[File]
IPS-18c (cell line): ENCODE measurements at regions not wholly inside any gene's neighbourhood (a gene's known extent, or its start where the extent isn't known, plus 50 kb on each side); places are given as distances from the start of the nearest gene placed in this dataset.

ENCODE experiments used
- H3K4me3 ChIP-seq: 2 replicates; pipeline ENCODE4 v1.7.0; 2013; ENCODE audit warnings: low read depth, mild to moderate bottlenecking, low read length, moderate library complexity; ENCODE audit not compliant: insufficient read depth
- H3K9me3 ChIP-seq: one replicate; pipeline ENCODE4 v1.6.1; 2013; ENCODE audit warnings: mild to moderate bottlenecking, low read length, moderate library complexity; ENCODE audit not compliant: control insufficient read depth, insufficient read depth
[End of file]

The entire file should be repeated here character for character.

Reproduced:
IPS-18c (cell line): ENCODE measurements at regions not wholly inside any gene's neighbourhood (a gene's known extent, or its start where the extent isn't known, plus 50 kb on each side); places are given as distances from the start of the nearest gene placed in this dataset.

ENCODE experiments used
- H3K4me3 ChIP-seq: 2 replicates; pipeline ENCODE4 v1.7.0; 2013; ENCODE audit warnings: low read depth, mild to moderate bottlenecking, low read length, moderate library complexity; ENCODE audit not compliant: insufficient read depth
- H3K9me3 ChIP-seq: one replicate; pipeline ENCODE4 v1.6.1; 2013; ENCODE audit warnings: mild to moderate bottlenecking, low read length, moderate library complexity; ENCODE audit not compliant: control insufficient read depth, insufficient read depth